By Vigdis Hocken and Anne Buckle. The 7-day week is the international standard week ISO used by the majority of the world. Sunday is the 7th and last day of the week. The English language has retained the planet names for Saturday, Sunday, and Monday. However, the names for the other days of the week have been replaced by their equivalent Norse or Germanic gods. Some Asiatic languages such as Hindi, Japanese, and Korean have a similar relationship between the weekdays and the planets. Weekday Calculator.
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Read More October 24, This week, with Election Day nearing, the coronavirus raged out of control, with a record number of new daily cases on Thursday, and then again Friday, topping 83, Hospitalizations also soared in many states, and the death toll started to rise. Trump meanwhile continued to hold campaign rallies in battleground states, almost all of which were in the midst of surging cases. His supporters stood packed together, shoulder-to-shoulder, and mostly without face masks. Read More Featured Video. All Videos October 17, Behind in the polls, Trump got out on the campaign trail, claiming he was no longer contagious and holding daily rallies in states, many of which were experiencing coronavirus outbreaks. As the virus surged nationally, there was no federal government response, and in fact Trump seemed increasingly to lean on Dr. Scott Atlas, who continued to push the notion of herd immunity.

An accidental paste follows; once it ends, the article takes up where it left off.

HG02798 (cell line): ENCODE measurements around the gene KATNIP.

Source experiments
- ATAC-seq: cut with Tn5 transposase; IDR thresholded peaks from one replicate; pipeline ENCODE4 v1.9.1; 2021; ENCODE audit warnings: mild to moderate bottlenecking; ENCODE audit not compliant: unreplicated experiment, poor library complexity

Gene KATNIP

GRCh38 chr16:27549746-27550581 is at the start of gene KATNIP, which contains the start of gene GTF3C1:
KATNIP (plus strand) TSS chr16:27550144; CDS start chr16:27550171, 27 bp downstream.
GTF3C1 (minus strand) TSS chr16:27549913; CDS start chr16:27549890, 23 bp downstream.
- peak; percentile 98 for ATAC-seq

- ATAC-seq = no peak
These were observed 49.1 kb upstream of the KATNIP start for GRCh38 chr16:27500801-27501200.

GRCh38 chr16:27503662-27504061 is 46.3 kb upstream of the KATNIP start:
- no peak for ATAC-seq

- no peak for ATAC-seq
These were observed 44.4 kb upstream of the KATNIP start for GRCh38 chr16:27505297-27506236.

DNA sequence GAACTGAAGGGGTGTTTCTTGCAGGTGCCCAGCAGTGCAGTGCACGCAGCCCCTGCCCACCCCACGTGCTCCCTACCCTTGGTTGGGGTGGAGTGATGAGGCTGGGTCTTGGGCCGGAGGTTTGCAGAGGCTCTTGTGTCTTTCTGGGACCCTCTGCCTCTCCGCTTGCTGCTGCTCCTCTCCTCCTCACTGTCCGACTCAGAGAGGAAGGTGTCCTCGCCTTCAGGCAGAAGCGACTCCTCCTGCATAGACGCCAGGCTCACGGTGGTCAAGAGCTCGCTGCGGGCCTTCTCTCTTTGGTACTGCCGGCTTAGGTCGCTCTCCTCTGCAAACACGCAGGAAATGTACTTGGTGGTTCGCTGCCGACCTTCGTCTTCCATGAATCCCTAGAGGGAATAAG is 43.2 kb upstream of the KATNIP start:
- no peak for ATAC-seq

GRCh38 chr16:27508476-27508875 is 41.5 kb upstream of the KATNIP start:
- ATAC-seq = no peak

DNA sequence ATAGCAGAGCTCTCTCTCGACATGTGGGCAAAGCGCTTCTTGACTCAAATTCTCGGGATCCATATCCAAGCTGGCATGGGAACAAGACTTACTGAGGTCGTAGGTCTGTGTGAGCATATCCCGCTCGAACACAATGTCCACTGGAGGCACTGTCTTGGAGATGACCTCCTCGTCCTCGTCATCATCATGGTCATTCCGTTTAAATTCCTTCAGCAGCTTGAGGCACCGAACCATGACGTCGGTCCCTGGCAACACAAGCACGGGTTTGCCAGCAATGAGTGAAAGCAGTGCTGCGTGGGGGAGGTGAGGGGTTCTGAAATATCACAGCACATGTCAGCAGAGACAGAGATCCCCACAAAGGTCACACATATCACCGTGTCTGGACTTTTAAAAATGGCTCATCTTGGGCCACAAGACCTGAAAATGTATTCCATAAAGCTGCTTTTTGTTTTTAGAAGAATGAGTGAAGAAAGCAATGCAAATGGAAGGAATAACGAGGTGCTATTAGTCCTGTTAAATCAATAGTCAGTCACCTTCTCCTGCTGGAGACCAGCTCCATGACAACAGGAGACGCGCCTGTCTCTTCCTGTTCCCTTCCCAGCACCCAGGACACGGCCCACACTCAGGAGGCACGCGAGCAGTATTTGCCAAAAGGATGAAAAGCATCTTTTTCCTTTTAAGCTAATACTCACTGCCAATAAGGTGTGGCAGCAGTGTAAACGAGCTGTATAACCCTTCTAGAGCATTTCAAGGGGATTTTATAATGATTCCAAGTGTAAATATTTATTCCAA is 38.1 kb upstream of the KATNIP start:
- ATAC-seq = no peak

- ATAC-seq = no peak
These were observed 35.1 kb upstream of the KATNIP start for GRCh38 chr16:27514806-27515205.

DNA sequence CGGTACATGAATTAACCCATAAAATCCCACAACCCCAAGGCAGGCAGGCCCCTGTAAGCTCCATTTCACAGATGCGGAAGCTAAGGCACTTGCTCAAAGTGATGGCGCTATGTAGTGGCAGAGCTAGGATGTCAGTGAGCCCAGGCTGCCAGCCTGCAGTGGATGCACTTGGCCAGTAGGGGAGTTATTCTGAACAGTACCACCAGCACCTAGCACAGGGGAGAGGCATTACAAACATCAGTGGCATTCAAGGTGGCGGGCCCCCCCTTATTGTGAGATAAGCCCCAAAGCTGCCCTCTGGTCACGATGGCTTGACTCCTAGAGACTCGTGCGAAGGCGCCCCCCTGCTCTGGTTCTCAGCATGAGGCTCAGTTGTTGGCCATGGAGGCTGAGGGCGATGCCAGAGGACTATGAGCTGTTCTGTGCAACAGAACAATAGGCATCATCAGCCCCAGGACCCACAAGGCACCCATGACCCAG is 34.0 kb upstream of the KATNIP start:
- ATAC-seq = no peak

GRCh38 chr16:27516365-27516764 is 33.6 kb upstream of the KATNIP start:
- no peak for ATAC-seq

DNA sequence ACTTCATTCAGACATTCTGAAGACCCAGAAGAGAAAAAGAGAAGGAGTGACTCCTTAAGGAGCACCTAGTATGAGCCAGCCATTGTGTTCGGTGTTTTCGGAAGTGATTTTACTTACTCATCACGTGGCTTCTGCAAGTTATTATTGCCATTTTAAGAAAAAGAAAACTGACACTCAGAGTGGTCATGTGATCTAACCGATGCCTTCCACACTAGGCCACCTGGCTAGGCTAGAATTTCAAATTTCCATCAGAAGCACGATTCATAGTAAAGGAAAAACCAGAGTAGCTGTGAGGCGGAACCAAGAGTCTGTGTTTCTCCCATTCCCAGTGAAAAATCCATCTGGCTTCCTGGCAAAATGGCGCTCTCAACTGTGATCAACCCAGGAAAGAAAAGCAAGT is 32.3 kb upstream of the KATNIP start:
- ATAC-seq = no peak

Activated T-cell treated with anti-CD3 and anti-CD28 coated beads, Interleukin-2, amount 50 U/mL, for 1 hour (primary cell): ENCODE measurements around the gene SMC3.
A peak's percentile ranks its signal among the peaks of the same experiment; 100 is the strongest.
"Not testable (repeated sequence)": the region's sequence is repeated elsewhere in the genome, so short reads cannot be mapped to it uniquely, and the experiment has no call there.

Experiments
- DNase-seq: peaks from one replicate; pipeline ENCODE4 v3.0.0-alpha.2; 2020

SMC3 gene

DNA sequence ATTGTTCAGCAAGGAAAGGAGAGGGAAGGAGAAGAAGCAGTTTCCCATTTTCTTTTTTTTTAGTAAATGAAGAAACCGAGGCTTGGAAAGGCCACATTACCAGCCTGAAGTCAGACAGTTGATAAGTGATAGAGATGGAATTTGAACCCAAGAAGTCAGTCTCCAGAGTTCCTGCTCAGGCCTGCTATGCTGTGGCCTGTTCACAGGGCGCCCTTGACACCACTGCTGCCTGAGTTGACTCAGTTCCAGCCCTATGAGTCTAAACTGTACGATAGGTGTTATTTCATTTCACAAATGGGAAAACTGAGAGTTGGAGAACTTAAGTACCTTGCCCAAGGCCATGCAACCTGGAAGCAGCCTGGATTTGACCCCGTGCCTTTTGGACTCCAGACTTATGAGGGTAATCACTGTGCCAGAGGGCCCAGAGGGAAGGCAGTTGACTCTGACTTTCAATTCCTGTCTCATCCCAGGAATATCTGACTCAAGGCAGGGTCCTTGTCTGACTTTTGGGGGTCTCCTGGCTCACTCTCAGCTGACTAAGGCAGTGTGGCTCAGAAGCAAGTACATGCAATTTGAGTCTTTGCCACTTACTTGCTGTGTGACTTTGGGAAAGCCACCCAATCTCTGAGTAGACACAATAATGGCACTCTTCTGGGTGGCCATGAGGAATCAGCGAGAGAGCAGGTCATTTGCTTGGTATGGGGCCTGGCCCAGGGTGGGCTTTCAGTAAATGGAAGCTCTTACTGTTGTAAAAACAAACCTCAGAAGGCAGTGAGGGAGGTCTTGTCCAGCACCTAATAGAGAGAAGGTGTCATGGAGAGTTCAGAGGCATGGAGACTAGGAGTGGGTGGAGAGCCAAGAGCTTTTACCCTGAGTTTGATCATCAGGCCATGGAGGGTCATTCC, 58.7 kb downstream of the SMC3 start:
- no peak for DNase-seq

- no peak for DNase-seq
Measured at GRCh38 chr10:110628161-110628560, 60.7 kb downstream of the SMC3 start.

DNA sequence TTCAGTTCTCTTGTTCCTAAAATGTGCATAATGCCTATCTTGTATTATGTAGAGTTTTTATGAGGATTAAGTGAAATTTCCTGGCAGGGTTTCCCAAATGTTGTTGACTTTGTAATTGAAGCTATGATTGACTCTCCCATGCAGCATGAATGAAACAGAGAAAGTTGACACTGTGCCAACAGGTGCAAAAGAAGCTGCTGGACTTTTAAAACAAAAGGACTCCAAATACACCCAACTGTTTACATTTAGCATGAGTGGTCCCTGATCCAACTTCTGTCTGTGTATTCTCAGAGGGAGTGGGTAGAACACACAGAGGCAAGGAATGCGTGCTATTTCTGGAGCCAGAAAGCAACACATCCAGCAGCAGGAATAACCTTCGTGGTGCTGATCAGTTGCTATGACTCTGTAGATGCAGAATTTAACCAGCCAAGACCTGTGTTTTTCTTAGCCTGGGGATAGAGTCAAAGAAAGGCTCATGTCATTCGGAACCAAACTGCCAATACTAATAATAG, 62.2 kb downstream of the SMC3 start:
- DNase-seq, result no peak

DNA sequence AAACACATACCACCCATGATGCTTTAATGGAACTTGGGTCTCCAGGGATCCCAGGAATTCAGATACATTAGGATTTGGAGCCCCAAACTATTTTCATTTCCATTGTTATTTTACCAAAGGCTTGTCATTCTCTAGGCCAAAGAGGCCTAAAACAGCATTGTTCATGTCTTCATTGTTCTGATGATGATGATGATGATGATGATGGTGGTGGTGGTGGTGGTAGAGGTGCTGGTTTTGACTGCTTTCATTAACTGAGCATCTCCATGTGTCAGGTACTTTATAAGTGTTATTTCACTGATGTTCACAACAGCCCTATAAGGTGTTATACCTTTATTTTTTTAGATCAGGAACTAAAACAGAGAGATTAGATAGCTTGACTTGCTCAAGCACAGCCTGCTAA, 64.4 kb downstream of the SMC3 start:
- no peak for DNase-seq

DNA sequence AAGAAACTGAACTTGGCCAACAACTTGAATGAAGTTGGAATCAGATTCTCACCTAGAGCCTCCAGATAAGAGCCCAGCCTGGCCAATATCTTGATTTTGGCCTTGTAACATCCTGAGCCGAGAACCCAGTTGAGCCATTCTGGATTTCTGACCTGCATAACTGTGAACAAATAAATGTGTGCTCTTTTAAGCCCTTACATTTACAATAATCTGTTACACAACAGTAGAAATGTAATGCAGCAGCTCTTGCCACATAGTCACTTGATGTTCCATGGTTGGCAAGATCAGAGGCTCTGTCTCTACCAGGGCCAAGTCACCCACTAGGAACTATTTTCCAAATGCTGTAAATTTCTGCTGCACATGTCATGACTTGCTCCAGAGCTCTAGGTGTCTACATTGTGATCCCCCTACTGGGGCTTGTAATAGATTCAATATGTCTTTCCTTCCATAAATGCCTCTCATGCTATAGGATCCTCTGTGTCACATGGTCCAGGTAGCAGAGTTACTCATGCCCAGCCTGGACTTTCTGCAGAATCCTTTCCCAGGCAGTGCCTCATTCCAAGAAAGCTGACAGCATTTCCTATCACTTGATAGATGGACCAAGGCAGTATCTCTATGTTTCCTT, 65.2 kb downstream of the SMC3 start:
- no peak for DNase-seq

A week is a time unit equal to seven days. It is the standard time period used for cycles of rest days in most parts of the world, mostly alongside—although not strictly part of—the Gregorian calendar. In many languages, the days of the week are named after classical planets or gods of a pantheon. Such a week may be called a planetary week. While, for example, the United States, Canada, Brazil, Japan and other countries consider Sunday as the first day of the week, and while the week begins with Saturday in much of the Middle East, the international ISO standard [a] and most of Europe has Monday as the first day of the week. The ISO standard includes the ISO week date system, a numbering system for weeks within a given year, where each week starting on a Monday is associated with the year that contains that week's Thursday so that if a year starts in a long weekend Friday—Sunday, week number one of the year will start after that, and if, conversely, a year ends on a Monday, Tuesday or Wednesday, the last days of the year are counted as part of week 1 of the following year.
The names of the days of the week in many languages are derived from the names of the classical planets in Hellenistic astrology , which were in turn named after contemporary deities, a system introduced by the Roman Empire during Late Antiquity. In some other languages, the days are named after corresponding deities of the regional culture, either beginning with Sunday or with Monday. In the international standard ISO , Monday is treated as the first day of the week. Between the 1st and 3rd centuries, the Roman Empire gradually replaced the eight-day Roman nundinal cycle with the seven-day week. The earliest evidence for this new system is a Pompeiian graffito referring to 6 February viii idus Februarius of the year AD 60 as dies solis "Sunday". The Ptolemaic system of planetary spheres asserts that the order of the heavenly bodies, from the farthest to the closest to the Earth is: Saturn , Jupiter , Mars , Sun , Venus , Mercury , Moon , or, objectively, the planets are ordered from slowest to fastest moving as they appear in the night sky. The seven-day week spread throughout the Roman Empire in Late Antiquity. By the 4th century, it was in wide use throughout the Empire, and it had also reached India and China. Except for modern Portuguese and Mirandese , the Romance languages preserved the Latin names, except for the names of Sunday, which was replaced by [dies] Dominicus Dominica , i. Early Old Irish adopted the names from Latin, but introduced separate terms of Norse origin for Wednesday, Thursday and Friday, then later supplanted these with terms relating to church fasting practices.